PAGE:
It isn't so much that I forgot the pickle pot, but that I remembered and then promptly forgot it as the day went along. 'Oh yes, I need to mix the pickle pot,' I'd think as I passed through the kitchen from my office and back again to check the weather for signs of the approaching typhoon/get a glass of water/make lunch/find a book for a quote I needed/stop the cat from trying to open the front door AGAIN/feed our semi-feral cat, Mr. B/type just one more paragraph/answer just one more email.

"I'll be there in a minute," I said to the Pickle Pot each time.

I went to bed.

The Dream

That night, I dreamed about my Pickle Pot. In the dream, I approached the pot, sensing something was wrong but not sure what the problem might be. When I took the lid off, cobwebs draped across the interior, and a musty smell filled the kitchen.

My eyes snapped open, and I ran to the kitchen. It was 3:15am.

The Pickles

I admit I was scared, but I was also curious. Elizabeth writes in Kansha that her mother-in-law made the most of these furuzuke or old pickles by serving them thinly sliced and sprinkled with roasted sesame. They would, I thought, be strong-flavored but edible. Elizabeth also writes that it's good to get to know pickles at all stages, and I wanted to know what was happening. In short, I needed to analyze my crime. The next morning after I woke up, I cut off a slice each for R and me.

"That's good," said R. "It's sour, like American sour pickle sour."

I nibbled my bite and agreed. The resulting pickle was not overwhelmingly attractive - a bit yellow green with an interior well worked over by the bacteria living in the pot - but it was definitely sour. It would, we mused, be good on a hamburger.

The Lesson

Two more cucumbers went in at 10:40am on a bright sunny post-typhoon day. The temperature was 88°F (31°C) with 56% humidity. My device told me it felt more like 95°F (95°C), which I found believable. I also set an alarm to remind me to take them out by dinner time. 

I cannot say this is a practice I recommend, but it did work out. I'm also glad that I tried the results. I fell like I have a better understanding of the process and its power, especially in hot and humid weather.

The paste, interestingly enough, is much wetter, and the smell remains very sour. I assume the fluid drawn out by the extended pickling process is what I'm encountering. There is no standing liquid yet, but I sense it will happen soon.

Monday, October 11, 2021

Nukadoko Progress Report: The First Carrot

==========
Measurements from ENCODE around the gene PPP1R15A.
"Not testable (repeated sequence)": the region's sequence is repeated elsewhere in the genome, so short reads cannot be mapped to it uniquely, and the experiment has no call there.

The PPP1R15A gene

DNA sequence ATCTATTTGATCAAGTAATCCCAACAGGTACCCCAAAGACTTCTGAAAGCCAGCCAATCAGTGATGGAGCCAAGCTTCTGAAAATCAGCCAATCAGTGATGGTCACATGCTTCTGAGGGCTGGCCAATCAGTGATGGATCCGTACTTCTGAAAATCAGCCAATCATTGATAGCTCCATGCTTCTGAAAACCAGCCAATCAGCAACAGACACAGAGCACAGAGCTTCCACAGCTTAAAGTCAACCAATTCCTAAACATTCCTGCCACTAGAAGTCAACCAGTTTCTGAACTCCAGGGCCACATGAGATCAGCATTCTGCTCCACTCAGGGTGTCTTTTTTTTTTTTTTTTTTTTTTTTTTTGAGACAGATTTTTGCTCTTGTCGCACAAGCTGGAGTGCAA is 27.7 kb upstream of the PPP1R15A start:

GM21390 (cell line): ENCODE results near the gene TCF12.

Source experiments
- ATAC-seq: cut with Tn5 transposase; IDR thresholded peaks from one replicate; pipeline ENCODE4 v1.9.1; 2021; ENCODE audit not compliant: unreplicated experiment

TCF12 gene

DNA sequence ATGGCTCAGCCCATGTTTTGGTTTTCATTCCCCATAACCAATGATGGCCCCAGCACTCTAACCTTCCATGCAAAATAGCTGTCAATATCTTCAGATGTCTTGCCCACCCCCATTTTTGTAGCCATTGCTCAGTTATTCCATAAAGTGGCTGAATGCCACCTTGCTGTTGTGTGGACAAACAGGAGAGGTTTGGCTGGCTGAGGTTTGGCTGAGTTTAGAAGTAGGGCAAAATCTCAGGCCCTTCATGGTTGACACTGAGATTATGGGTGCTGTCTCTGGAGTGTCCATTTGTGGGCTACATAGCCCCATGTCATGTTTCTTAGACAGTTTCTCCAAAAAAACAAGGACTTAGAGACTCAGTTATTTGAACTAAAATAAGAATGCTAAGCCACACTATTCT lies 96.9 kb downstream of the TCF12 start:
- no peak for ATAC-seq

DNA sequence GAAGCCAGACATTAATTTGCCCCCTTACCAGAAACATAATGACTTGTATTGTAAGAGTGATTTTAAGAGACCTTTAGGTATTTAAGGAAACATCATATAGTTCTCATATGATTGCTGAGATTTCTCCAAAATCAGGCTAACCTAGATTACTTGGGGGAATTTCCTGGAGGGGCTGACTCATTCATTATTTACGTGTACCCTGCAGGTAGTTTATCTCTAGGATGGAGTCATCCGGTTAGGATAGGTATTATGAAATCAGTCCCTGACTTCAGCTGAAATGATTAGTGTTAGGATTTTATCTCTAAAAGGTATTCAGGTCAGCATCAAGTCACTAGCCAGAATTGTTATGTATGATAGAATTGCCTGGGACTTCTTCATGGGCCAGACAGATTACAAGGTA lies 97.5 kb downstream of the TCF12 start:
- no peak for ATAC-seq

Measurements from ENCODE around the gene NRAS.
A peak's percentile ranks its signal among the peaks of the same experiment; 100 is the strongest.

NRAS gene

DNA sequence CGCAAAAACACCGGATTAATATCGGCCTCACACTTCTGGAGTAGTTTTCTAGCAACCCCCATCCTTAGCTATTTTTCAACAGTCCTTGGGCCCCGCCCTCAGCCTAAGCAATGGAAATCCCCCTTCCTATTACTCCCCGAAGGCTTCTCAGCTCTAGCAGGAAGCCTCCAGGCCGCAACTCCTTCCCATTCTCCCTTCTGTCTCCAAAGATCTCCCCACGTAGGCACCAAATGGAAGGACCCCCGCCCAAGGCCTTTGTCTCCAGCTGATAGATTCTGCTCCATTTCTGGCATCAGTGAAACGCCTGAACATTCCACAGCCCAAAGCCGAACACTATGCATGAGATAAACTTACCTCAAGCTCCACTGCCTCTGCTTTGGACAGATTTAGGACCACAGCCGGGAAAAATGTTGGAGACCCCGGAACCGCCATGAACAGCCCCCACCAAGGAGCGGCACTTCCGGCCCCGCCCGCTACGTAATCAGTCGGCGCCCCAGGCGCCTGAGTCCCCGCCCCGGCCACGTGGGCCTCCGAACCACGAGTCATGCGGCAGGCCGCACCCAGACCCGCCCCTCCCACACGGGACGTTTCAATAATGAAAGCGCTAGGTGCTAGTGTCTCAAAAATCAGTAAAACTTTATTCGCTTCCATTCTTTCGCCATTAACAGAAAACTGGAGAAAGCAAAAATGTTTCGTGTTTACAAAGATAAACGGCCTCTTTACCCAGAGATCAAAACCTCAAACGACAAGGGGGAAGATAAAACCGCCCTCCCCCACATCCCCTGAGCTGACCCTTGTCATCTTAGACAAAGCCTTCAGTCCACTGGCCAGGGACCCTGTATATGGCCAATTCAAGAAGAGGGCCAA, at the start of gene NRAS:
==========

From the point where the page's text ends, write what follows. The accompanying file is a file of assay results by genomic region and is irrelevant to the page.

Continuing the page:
The first carrot to emerge from the nukadoko.

A conversation with a local farmer at their farm stand informed me that cucumber season was over. To be honest, I was only a little bit sad at this news. Because of the nukadoko, we've eaten more cucumbers than ever before. It's been great and delicious fun, but I'm ready for something new.

As the farmer and I continued chatting, I noticed a selection of bright orange carrots. Like many times found at farm stands, these vivid specimens were most likely the wrong size, wrong shape, etc. Even though they looked perfectly fine to me, they didn't meet the strict standards set by distributors and supermarkets for produce. The quality, though, is the same, so some farmers sell these castoffs from small stands just outside the farm gate. Carrots, then, were up next for the nukadoko.

Preparing the Carrot

I trimmed off the top, peeled, cut the carrot in half as it was quite long, and salt-rubbed each half and set them to the side to sweat while I flipped and mixed the nuka paste. I laid the halves horizontally like cucumbers and buried them. it was about 12:45 PM on a cloudy rainy day. The temperature was 78°F (26°C) and the humidity was 88%.

Carrots are denser and more fibrous beasts than cucumbers, so I had no idea how long it would require before they were 'done.' That evening around 7 PM, I took out the two halves. I tried the narrower end of the carrot first. My developing pickle knowledge made me suspect that because it was slightly smaller in diameter that it might have pickled a bit faster. The taste was tangy, but to my surprise, the texture of the carrot itself had not much changed. Where cucumbers shift in color, become bendy, and have interior 'watery' spots, this carrot glowed as though it had just had a nice bath and scrub. It was not softer in any discernable way, and the tanginess only came as a kind of aftertaste. 

Tasting the Halves

I reburied the other half for retrieval the next morning, and we ate this early half with our dinner that evening. 

The second carrot to emerge from the nukadoko.

The next morning turned out, instead, to be 12:30 PM. The weather was sunny-cloudy and 77°F  (about 26°C) with 86% humidity. Again, to my surprise, the carrot appeared much the same: vivid orange, refreshed-looking, and not bendable at all. The taste was very tangy with a bit of the carrot's natural sweetness floating around the edges. To be honest, this was an interesting flavor, but not one that appealed to us. However, it worked very nicely chopped up on salad. 


That said, I might try it again once the season goes along. If I do, I would cut it in half lengthwise and see what happens.